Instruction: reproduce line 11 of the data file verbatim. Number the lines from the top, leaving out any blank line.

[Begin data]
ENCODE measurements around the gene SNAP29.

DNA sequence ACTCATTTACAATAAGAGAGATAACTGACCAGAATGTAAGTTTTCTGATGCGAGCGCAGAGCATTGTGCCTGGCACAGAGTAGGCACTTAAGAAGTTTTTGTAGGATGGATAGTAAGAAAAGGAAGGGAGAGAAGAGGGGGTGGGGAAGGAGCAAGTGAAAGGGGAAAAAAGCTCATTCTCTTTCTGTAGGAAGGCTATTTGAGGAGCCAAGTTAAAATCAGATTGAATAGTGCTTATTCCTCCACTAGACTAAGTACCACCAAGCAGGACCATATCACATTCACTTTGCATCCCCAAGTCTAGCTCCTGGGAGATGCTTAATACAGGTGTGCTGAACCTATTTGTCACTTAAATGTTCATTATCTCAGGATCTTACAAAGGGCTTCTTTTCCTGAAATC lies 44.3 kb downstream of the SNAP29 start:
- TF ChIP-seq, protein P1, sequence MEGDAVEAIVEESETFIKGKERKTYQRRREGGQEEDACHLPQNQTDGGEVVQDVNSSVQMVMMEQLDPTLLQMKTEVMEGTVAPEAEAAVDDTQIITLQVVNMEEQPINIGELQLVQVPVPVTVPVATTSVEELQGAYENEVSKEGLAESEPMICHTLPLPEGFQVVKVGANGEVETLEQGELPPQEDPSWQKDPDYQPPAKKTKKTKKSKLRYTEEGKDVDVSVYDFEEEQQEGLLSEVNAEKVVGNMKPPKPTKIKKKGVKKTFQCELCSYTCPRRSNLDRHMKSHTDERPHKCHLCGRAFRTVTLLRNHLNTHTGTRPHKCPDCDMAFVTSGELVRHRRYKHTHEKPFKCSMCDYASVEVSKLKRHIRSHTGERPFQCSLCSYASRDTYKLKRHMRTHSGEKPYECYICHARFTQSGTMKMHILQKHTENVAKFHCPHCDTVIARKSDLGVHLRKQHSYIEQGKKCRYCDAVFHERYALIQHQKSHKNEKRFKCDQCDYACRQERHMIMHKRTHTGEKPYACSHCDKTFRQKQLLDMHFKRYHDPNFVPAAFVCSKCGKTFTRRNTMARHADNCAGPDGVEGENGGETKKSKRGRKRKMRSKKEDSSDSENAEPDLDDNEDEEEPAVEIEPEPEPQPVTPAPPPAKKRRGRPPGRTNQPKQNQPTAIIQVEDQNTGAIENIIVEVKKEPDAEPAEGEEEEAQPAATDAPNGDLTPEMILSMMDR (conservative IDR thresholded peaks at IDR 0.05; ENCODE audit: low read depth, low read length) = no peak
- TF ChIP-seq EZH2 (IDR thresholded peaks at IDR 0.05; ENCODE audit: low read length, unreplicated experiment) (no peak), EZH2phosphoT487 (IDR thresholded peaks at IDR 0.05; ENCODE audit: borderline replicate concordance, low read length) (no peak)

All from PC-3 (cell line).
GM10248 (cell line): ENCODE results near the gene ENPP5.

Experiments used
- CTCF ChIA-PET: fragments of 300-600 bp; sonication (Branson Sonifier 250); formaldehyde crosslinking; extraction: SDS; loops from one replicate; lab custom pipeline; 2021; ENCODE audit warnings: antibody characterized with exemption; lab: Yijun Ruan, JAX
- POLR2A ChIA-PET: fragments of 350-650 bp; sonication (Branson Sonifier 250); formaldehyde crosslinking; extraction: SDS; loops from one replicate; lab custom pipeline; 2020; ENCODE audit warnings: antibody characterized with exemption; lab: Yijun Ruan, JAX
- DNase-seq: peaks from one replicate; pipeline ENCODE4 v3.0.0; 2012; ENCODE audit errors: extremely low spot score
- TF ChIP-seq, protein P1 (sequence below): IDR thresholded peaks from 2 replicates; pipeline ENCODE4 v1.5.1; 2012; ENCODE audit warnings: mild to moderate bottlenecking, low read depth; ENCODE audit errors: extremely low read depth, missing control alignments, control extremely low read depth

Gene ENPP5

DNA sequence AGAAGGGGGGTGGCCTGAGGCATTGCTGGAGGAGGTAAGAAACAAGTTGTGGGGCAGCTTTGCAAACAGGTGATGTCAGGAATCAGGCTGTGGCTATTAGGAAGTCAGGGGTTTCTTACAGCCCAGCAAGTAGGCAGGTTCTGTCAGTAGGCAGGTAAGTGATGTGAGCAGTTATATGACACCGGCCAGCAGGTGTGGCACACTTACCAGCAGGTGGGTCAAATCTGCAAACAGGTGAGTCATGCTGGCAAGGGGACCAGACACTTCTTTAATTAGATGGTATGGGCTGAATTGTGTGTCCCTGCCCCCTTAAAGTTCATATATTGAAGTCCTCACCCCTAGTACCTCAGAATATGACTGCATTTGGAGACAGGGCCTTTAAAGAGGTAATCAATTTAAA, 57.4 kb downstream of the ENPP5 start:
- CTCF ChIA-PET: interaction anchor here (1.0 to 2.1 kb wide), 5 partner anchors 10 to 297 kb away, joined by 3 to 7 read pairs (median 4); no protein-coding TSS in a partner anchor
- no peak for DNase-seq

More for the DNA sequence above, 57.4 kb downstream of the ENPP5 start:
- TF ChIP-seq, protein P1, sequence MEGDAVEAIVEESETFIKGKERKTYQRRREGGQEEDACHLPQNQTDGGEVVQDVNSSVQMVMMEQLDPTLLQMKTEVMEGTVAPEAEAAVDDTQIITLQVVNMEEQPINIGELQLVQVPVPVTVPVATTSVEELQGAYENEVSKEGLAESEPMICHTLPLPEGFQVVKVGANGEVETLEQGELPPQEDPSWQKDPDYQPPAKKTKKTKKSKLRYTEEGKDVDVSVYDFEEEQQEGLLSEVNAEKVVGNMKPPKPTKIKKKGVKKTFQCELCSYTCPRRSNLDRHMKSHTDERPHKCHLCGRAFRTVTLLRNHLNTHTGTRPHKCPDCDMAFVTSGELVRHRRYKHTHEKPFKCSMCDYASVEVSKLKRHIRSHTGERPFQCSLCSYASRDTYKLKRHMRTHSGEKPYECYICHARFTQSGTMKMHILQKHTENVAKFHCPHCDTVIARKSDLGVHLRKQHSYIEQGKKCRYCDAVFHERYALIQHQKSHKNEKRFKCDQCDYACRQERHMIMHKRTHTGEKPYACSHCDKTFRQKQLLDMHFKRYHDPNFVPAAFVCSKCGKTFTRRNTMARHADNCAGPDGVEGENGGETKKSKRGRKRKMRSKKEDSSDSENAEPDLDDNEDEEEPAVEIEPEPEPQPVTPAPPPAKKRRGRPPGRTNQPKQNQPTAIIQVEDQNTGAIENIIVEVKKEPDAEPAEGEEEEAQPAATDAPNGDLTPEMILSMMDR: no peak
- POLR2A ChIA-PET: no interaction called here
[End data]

- TF ChIP-seq, protein P1 (sequence below): IDR thresholded peaks from 2 replicates; pipeline ENCODE4 v1.5.1; 2012; ENCODE audit warnings: mild to moderate bottlenecking, low read depth; ENCODE audit errors: extremely low read depth, missing control alignments, control extremely low read depth